Robinson v. Tanovitz

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[Civ. No. 16164. First Dist., Div. One. June 6, 1955.]

F. J. ROBINSON, Appellant, v. MIKE TANOVITZ et al., Respondents.

COUNSEL

William A. Andrews for Appellant.

Francis W. Collins for Respondents.

OPINION

WOOD (Fred B.), J.

Plaintiff sued the defendants for $3,200 as the reasonable value of certain electrical installations consisting of electrical wiring, outlets, lights, lighting fixtures and other electrical devices which he allegedly installed at a certain retail store pursuant to an oral contract with defendants who orally agreed to pay plaintiff the reasonable value for such installation and work. From a judgment that he take nothing, plaintiff appeals.

He questions the sufficiency of the evidence. Although there is a conflict in much of the testimony, we must, of course, consider only that which tends to support the findings and the judgment.

[1] Our examination of the record convinces us that there is evidence which, together with the inferences which reasonably may be drawn from it, amply supports findings that there was no express contract for payment of compensation and that plaintiff did not render services under such circumstances as would give rise to an obligation, implied or imposed by law, to compensate him for the reasonable value thereof.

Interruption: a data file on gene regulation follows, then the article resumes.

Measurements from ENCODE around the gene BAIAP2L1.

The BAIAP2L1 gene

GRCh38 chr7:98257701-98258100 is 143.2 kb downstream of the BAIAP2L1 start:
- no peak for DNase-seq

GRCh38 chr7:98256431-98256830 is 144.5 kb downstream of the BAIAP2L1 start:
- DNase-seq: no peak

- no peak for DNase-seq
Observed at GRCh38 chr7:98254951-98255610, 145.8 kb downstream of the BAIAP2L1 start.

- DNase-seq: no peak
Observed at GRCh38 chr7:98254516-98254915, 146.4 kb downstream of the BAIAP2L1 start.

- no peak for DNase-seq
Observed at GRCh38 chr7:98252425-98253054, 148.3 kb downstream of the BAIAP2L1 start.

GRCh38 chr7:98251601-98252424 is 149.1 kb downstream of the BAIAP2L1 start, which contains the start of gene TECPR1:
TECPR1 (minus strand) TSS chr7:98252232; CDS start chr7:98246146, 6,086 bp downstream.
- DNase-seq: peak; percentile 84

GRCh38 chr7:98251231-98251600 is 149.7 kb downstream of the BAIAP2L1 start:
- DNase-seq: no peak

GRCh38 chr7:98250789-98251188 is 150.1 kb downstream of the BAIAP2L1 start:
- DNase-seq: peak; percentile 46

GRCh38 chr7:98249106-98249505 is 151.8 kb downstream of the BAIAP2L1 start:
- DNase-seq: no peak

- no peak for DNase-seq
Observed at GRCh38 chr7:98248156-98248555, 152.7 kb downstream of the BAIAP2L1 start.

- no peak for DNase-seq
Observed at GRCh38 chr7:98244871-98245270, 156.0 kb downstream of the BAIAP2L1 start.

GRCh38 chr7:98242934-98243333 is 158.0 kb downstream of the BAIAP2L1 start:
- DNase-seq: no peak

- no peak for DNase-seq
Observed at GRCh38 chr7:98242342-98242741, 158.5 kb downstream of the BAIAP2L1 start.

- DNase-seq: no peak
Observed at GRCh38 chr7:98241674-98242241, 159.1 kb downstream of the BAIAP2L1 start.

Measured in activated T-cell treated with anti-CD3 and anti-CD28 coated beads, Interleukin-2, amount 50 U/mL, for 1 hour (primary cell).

Plaintiff computed his $3,200 claim upon the basis of 10 per cent of his estimate of the cost of the job, including equipment installed, materials used, and labor employed. [133 Cal. App. 2d 426] There is evidence that plaintiff had been doing electrical work for defendants for pay in the Sonoma area; that upon this occasion when they asked him to do the installation work at their store at Rodeo he hesitated to undertake it, but an arrangement was worked out whereby an electrician by the name of Clark was engaged to do the work, using plaintiff's license, defendants paying as the work progressed all bills for equipment installed or materials used, keeping plaintiff's books on this job for him and advancing to him from time to time his payroll costs and writing up his payroll checks for his signature. Plaintiff testified that he made a number of trips to Rodeo to inspect the job during its progress but admitted that the matter of compensation to him was never discussed. The defendants testified that in view of these circumstances they at no time had any understanding or expectation of paying plaintiff in respect to this job and that he never billed them for it; that the job was completed in January, 1951, and though this suit was not filed until March, 1952, he never sent them a bill and never mentioned the subject of compensation; that on previous jobs he always billed them and they had paid; and that after this job was finished he did some electrical work for them on a separate job and presented them with a bill for it which they paid, but he never billed them for his services in relation to this job.

Plaintiff admitted upon the witness stand that he never had a conversation with Mike Tanovitz, or anyone, in Sonoma concerning his compensation as a contractor on this job; that there never was an agreement for payment to him; that he never told Mr. Tanovitz that the latter owed plaintiff money; and that he never presented a bill on this job.

This we deem a sufficient although not a complete summary of the supporting evidence.

The judgment is affirmed.

Peters, P. J., and Bray, J., concurred.